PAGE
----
Flitting between archive footage and modern-day interviews, Australian filmmaker Christopher Nelius’ sports documentary is a sobering tale of historical and systemic sexism and homophobia in the surfing community. It is a chilling exposé, but Nelius allows the female surfers’ passion for the sport, and their eternal zest for life, to shine through.
From the outset, the film’s title evokes a pungent sense of irony, which most male surfers in the 1980s unironically hailed as the truth. Interweaving a variety of visuals, Nelius juxtaposes this false accusation with the female surfers’ painstaking retellings of the abuses and persecutions that they combatted on all fronts. Intrinsically driven by their fragile egos and hysterical insecurity, the male surfers, sponsors and judges’ insidious schemes to undermine female surfers come to the fore.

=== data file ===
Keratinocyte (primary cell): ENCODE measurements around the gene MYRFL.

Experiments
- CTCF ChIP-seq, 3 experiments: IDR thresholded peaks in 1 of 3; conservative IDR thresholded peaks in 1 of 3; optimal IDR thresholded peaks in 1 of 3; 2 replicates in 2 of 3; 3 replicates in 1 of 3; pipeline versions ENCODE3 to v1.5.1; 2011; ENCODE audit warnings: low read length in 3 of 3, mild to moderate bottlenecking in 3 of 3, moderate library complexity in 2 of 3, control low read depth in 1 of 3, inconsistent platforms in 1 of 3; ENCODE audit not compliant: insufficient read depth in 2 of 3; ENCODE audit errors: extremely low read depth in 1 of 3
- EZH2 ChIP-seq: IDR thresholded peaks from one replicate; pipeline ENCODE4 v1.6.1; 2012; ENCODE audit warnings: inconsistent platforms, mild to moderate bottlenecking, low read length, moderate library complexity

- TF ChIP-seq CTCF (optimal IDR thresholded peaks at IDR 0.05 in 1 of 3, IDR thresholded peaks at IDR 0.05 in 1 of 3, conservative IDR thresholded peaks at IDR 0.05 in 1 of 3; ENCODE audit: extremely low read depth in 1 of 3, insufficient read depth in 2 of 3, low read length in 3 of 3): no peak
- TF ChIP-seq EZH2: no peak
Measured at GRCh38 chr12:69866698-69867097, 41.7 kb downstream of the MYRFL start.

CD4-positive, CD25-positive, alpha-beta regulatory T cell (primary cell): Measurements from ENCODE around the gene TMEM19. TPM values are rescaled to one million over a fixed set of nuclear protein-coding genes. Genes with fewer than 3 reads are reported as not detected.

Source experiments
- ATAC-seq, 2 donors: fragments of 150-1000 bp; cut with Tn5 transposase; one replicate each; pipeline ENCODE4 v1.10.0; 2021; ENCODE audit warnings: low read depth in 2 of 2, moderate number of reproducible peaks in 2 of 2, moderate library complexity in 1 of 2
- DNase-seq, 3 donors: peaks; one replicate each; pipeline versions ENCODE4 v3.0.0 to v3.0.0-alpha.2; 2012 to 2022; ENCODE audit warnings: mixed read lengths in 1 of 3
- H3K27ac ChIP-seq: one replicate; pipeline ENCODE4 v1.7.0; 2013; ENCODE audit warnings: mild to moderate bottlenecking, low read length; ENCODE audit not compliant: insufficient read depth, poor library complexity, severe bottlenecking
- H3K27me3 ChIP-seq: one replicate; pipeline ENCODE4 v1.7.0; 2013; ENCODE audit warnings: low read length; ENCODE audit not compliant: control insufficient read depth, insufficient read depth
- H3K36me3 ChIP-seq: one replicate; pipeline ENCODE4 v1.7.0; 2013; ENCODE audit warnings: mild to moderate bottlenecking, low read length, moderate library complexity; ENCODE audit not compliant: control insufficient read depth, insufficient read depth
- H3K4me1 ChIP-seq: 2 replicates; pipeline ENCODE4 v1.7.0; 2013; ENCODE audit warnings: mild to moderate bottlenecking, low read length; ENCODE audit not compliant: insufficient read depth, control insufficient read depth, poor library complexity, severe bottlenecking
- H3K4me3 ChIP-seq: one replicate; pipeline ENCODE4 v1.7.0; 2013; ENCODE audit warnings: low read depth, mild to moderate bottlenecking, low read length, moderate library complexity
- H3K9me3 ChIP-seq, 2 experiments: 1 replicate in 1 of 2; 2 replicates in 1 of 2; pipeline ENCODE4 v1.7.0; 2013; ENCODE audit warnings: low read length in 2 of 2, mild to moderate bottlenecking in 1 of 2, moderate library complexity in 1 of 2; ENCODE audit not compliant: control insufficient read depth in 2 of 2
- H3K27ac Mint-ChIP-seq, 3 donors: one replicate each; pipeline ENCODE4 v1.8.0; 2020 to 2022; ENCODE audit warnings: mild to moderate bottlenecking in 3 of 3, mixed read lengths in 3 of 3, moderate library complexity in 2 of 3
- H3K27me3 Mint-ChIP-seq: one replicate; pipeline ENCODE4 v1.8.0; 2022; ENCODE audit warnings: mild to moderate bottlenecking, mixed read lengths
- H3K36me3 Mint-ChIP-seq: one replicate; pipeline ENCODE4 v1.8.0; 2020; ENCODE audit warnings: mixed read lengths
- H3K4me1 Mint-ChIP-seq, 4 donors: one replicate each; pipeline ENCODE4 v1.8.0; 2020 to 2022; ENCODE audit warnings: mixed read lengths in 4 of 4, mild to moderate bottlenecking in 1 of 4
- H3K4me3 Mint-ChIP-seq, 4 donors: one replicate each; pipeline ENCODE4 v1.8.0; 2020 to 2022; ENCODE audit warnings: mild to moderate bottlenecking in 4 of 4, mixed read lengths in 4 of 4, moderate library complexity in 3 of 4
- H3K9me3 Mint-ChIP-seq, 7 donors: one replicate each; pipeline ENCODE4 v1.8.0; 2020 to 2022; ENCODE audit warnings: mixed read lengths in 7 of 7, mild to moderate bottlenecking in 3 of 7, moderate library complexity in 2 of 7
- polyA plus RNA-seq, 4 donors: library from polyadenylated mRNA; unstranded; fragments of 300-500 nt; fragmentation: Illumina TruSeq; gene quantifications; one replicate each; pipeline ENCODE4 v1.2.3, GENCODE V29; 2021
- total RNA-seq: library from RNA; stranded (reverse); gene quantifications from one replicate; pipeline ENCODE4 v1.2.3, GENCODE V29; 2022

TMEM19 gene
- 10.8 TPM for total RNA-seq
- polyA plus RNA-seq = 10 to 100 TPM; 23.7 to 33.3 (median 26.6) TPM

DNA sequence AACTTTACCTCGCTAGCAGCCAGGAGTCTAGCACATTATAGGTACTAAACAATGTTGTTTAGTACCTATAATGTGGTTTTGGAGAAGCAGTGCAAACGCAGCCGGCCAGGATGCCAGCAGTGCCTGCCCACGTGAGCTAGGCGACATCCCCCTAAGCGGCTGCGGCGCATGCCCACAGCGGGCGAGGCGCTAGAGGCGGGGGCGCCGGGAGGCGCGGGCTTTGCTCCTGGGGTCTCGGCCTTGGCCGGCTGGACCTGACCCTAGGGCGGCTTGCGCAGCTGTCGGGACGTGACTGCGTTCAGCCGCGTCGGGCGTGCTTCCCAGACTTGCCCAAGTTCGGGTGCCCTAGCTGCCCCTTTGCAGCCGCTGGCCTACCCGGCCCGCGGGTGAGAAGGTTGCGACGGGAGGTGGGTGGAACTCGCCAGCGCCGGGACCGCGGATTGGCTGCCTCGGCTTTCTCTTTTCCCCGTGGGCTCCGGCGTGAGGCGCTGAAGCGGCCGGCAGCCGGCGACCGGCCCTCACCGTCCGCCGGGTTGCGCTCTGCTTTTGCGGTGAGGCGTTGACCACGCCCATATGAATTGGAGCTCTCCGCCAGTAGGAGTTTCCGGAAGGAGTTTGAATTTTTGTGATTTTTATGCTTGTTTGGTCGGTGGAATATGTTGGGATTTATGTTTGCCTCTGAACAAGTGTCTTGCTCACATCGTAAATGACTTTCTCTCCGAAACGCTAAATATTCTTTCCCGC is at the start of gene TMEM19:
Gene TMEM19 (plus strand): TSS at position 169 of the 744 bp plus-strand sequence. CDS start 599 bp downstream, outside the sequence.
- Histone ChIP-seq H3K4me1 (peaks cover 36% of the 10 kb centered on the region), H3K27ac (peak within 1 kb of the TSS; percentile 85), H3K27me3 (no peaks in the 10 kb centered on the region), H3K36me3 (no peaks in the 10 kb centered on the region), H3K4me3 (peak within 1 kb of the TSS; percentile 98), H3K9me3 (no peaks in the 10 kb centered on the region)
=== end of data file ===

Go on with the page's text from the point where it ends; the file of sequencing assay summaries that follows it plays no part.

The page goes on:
With heart-wrenching vulnerability, renowned female surfers who were on tour at the time, including Pam Burridge, Wendy Botha, Jodie Cooper and Pauline Menczer, share their personal tales of woe: the development of life-threatening anorexia as a tragic result of the sponsors’ commercial exploitation of their body image; the forcible outing of their queer identity and subsequent ostracism of queer women from the sport; the internalised misogyny they had to battle in the absence of any financial and psychological support.
But what they did have, and what ultimately empowered them to triumph over all odds against them, was their undying love for surfing and for each other — a passion that has lasted until the present day. It is a bittersweet documentary, and while at times formulaic in its filmmaking techniques, the way it tells the women’s inspiring stories is first-hand, empathetic and worthy of praise_._